Directors’ welcomed the resiliency of the financial sector to the economic slowdown. They noted that banks have remained adequately capitalized and liquid, that profitability has been solid, and that the quality of banks’ loan portfolios has remained broadly stable. Directors cautioned, however, about potential vulnerabilities arising from high household and corporate debt and the concentration of loans across sectors and enterprises. They therefore welcomed the authorities’ commitment to continue to monitor developments carefully, to intensify oversight of risk management practices, and to undertake a Financial Sector Assessment Program this year.

Directors encouraged the authorities to actively support progress in multilateral trade liberalization under the Doha round, and to increase Portugal’s overseas development assistance toward the UN target level of 0.7 percent of gross national income.

Public Information Notices (PINs) form part of the IMF’s efforts to promote transparency of the IMF’s views and analysis of economic developments and policies. With the consent of the country (or countries) concerned, PINs are issued after Executive Board discussions of Article IV consultations with member countries, of its surveillance of developments at the regional level, of post-program monitoring, and of ex post assessments of member countries with longer-term program engagements. PINs are also issued after Executive Board discussions of general policy matters, unless otherwise decided by the Executive Board in a particular case. The staff report for the Article IV consultation with Portugal may be made available at a later stage if the authorities consent.

Portugal: Selected Economic Indicators, 2001-06
2001200220032004 1/2005 1/2006 1/
Real economy (change in percent)
Real GDP2.00.5-
Domestic demand1.7-0.1-
CPI (year average, harmonized index)
Unemployment rate (in percent)
Gross national saving (percent of GDP)17.818.217.915.914.715.4
Gross domestic investment (percent of GDP)27.525.523.023.122.822.9
Public finance (percent of GDP)
General government balance-4.2-2.8-2.9-3.0-6.0-4.5
Primary balance-1.20.1-0.1-0.3-3.2-1.3
Public debt53.656.157.759.465.666.6
Money and credit (end-period, percent change)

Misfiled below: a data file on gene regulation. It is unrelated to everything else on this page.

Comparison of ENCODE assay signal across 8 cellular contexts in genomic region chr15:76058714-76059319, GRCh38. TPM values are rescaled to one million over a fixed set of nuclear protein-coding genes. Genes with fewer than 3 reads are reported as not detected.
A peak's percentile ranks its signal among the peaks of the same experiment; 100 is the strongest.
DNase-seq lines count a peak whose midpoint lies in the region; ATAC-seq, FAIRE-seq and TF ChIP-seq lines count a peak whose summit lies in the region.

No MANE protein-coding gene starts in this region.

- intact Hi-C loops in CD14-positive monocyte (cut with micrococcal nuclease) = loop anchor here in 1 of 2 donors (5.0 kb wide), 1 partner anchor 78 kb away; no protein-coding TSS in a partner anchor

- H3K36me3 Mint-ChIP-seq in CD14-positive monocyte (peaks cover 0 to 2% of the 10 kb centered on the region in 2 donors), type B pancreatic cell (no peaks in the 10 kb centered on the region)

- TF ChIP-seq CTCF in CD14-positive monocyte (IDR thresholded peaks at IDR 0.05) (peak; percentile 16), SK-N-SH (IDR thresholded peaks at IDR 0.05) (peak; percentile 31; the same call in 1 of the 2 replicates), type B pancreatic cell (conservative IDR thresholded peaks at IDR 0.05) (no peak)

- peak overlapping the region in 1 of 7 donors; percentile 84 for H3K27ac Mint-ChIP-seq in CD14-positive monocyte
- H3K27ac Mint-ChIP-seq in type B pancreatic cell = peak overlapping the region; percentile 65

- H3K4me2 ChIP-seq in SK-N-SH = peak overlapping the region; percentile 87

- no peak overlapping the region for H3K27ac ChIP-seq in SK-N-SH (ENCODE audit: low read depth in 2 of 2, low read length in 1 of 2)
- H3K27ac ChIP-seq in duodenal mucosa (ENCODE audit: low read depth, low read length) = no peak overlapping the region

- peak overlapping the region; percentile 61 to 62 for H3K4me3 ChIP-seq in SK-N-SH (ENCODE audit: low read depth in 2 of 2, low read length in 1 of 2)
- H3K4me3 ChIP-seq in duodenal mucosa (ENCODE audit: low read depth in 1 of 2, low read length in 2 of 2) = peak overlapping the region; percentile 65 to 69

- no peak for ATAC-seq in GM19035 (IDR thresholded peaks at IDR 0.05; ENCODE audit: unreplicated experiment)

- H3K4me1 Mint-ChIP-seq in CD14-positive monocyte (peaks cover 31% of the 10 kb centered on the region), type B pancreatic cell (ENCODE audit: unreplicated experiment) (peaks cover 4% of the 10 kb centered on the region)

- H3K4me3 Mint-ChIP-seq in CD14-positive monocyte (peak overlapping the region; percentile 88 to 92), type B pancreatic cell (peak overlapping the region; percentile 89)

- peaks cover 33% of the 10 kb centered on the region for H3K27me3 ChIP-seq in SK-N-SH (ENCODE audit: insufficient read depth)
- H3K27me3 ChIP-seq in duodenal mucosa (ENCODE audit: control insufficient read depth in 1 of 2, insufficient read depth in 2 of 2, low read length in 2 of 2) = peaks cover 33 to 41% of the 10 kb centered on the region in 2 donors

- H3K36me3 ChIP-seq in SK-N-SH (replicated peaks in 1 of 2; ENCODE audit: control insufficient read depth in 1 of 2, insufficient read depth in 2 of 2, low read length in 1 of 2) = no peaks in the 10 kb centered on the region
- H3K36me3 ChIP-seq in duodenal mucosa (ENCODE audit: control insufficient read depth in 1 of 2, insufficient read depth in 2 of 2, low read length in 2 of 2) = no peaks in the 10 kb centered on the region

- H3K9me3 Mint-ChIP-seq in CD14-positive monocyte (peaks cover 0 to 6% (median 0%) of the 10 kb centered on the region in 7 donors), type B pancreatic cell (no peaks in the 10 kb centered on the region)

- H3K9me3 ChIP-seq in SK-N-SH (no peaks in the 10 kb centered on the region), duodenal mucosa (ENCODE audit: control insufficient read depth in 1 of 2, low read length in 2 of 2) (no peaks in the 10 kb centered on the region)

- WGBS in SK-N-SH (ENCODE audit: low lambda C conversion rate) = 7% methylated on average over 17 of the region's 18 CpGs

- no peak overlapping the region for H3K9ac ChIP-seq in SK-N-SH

Total domestic credit11.
National contribution to euro area M3 2/6.8-
Interest rates (end-period)
Deposit rate, up to 2 years 3/
Ten-year government bond yield5.
Balance of payments (percent of GDP)
Trade balance-11.9-10.0-8.7-10.3-12.0-11.3
Current account (including capital transfers)-8.8-5.8-3.2-5.6-6.5-5.8
Net official reserves (in US$ billions, end of period)15.315.911.510.7
Exchange rate
Exchange rate regimeEuro-area member
Present rate (August, 2005)US$1.23 per €1
Nominal effective rate (2000 = 100)100.6101.4104.2104.8
Real effective rate (2000 = 100)102.5105.0109.1109.9
Sources: Bank of Portugal; Ministry of Finance; and IMF staff estimates and projections.

2004 is estimate and 2005 and 2006 are staff projections.

Excludes currency in circulation held by non-bank private sector.

Data refer to new deposits for 2001-02 and to the stock of outstanding deposits thereafter. Before 2003 deposit rate with 91–180 day maturity is reported.

Sources: Bank of Portugal; Ministry of Finance; and IMF staff estimates and projections.

2004 is estimate and 2005 and 2006 are staff projections.

Excludes currency in circulation held by non-bank private sector.

Data refer to new deposits for 2001-02 and to the stock of outstanding deposits thereafter. Before 2003 deposit rate with 91–180 day maturity is reported.

Under Article IV of the IMF’s Articles of Agreement, the IMF holds bilateral discussions with members, usually every year. A staff team visits the country, collects economic and financial information, and discusses with officials the country’s economic developments and policies. On return to headquarters, the staff prepares a report, which forms the basis for discussion by the Executive Board. At the conclusion of the discussion, the Managing Director, as Chairman of the Board, summarizes the views of Executive Directors, and this summary is transmitted to the country’s authorities.